The Bulls get embarrassed, and Fred Hoiberg begins to look bad

Let’s repeat something that was said much earlier in the season: The main problem with the Chicago Bulls was not Fred Hoiberg, but the front office. Gar Forman and John Paxson were the poxes on the House of Chicago.

That remains true in the Windy City. The twists and turns of one season are not going to change that. No matter what happens over the next three weeks, Fred Hoiberg needs a much better and more talented roster if the Bulls are to be serious contenders in the Eastern Conference. That statement will not cease to be an accurate measurement of this franchise’s larger situation.

However, as much as Hoiberg needs time and resources in Chicago, he is beginning to look bad as the coach. Naturally, Wednesday night’s no-defense loss to the New York Knicks — in that the Bulls played no defense and did something indefensible — is a terrible look for Hoiberg.

What’s worse? Hoiberg is genuine beginning to give the appearance of a coach who merely says things because they’re part of a script. Even if he’s not sure he can back up his talk, Hoiberg feels compelled to utter statements from the coachspeak textbook. Instead of being real, Hoiberg seems to be following an owner’s manual. He’s reading from a text instead of feeling the mood in the locker room.

Here’s the central manifestation of this dynamic, which emerged after the Bulls’ unconvincing home win over a bad Sacramento team on Monday night:

Not only was there another… “another” happened the VERY NEXT GAME, also at home.

The Bulls’ defense didn’t show up in a 115-107 loss to the lowly Knicks. Getting torched by a good team will happen, but getting smoked by New York right after Hoiberg’s Monday declaration is a damning indictment of what’s happening in Chicago. This wasn’t the back end of a back-to-back. The Bulls had a day off and a chance to make sure their minds were right.

Yet, they got destroyed in the game’s middle two quarters to the tune of a 69-43 score. A 35-18 third-quarter no-show (gee, some halftime adjustments there, eh?) this late in the season sends the worst possible message about the messenger in the huddle with a suit and tie.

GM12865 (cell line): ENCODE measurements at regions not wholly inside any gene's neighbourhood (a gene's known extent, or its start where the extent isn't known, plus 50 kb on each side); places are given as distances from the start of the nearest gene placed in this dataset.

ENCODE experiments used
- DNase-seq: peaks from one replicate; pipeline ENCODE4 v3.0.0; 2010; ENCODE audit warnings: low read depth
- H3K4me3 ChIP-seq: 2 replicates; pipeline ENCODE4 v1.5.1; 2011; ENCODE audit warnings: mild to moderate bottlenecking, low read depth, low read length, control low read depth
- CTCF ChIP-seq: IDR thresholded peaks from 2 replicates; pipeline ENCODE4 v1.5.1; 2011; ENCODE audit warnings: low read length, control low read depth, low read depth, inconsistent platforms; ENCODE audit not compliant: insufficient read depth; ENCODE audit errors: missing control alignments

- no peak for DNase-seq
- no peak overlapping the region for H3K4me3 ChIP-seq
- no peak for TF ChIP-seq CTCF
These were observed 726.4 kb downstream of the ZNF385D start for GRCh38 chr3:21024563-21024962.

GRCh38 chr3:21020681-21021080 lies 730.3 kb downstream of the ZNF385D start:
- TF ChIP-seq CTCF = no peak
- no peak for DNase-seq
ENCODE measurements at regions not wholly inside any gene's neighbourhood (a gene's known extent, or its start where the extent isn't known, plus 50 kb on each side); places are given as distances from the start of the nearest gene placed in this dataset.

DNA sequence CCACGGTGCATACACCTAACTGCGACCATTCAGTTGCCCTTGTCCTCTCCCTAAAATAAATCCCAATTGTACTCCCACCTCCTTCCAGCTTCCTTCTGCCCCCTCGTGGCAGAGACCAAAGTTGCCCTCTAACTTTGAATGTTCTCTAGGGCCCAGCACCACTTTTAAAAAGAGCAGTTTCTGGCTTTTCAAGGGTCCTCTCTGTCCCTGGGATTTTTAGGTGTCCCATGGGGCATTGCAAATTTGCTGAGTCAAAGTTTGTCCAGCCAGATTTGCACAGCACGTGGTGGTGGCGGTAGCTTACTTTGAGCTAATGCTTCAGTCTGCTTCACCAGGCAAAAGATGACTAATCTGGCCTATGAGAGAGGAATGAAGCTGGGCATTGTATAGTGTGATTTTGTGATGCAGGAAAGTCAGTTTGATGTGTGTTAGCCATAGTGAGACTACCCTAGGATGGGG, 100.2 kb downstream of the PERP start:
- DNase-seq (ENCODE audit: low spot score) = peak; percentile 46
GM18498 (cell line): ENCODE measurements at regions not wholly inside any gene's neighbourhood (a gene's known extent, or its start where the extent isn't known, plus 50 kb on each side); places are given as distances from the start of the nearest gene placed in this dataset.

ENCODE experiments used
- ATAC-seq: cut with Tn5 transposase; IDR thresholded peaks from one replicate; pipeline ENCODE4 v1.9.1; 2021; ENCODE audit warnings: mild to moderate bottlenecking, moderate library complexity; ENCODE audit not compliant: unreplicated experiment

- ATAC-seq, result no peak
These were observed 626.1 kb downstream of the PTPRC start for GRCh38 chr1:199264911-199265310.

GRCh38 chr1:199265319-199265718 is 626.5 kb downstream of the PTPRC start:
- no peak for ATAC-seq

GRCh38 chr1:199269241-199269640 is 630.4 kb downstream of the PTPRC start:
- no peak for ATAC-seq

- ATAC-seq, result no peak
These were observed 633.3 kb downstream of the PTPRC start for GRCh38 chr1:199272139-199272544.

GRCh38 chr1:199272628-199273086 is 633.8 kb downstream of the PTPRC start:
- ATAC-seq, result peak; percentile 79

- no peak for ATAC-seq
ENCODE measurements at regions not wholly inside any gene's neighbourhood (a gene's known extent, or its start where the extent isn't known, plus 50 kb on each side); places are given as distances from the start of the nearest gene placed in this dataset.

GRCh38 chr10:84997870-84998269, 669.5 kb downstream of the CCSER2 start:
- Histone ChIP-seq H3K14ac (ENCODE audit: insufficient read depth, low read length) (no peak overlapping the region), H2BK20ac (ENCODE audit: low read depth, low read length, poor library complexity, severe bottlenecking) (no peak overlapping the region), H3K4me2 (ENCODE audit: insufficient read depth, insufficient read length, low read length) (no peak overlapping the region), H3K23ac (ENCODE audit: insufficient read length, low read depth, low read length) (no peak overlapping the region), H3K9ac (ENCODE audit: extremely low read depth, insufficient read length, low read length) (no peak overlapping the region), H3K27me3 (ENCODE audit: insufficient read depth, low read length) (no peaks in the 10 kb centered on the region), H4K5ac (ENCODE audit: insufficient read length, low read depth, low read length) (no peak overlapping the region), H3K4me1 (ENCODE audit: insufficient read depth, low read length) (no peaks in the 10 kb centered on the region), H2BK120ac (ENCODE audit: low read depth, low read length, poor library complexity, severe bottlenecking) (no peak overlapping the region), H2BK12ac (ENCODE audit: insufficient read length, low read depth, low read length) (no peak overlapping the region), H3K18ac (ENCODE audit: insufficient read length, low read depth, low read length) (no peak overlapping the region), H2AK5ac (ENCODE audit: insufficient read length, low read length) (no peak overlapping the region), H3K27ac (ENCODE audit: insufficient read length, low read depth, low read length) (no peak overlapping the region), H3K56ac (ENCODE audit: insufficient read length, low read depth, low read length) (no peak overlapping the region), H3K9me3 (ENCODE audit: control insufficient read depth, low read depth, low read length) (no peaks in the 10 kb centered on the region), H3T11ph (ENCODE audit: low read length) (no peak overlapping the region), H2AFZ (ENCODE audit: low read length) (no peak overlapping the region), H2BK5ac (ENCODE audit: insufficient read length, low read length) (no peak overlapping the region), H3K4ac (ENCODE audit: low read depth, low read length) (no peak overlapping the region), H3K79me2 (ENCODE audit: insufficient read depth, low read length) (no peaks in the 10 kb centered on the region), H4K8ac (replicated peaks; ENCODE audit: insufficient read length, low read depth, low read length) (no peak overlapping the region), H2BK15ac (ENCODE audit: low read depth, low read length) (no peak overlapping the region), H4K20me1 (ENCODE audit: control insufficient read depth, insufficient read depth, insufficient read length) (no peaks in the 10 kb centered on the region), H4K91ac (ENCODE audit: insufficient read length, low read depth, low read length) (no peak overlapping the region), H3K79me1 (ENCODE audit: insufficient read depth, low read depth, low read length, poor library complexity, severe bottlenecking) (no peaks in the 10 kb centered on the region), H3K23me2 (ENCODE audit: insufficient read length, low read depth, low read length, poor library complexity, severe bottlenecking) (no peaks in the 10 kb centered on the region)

Remember, this week is essential for the Bulls. The schedule gets a lot tougher for Chicago after March 28, and with the Detroit Pistons piling up wins on their homestand — including a “saved from the jaws of defeat” escape against Milwaukee on Monday — the Bulls just don’t have much leverage. After this loss to the Knicks, they have even less.

Yet, the loss of leverage is no worse than the larger reality of Hoiberg making utterances which are instantly rendered meaningless.

It’s true that every NBA coach says the most basic things in a huddle, and that over the course of a season, a lot of boilerplate language trips lightly from the lips of virtually every coach and player, even the astute ones. There’s only so much that can be said, and most of the real motivation occurs behind the scenes. The relationship between coach and team is an organism which lives when the camera is off, not just when the camera is on.

After Wednesday night, it’s hard to shake the idea that the relationships being cultivated by Fred Hoiberg with his players does not stand on solid ground. Yes, this roster needs a shake-up heading into next season, but even though Hoiberg might deserve at least two more seasons after this one, it has to be acknowledged: a bad start — especially if not addressed by a front office willing to make a necessary overhaul — will not put a coach in position to succeed down the line.

This new chapter of the Chicago Bulls’ existence has been consumed by worry and alarmism, to an extent few could have foreseen before this seaason began.

The Chicago Bulls — battered and in need of a redo — might actually not suffer all that much if they fall to the draft lottery. Yet, missing the playoffs will still rate as a disaster for this organization. Wednesday’s loss to the Knicks doesn’t just raise questions about this season and the next; it brings the next half-decade of the organization into question.

About Matt Zemek

Editor, @TrojansWire | CFB writer since 2001 |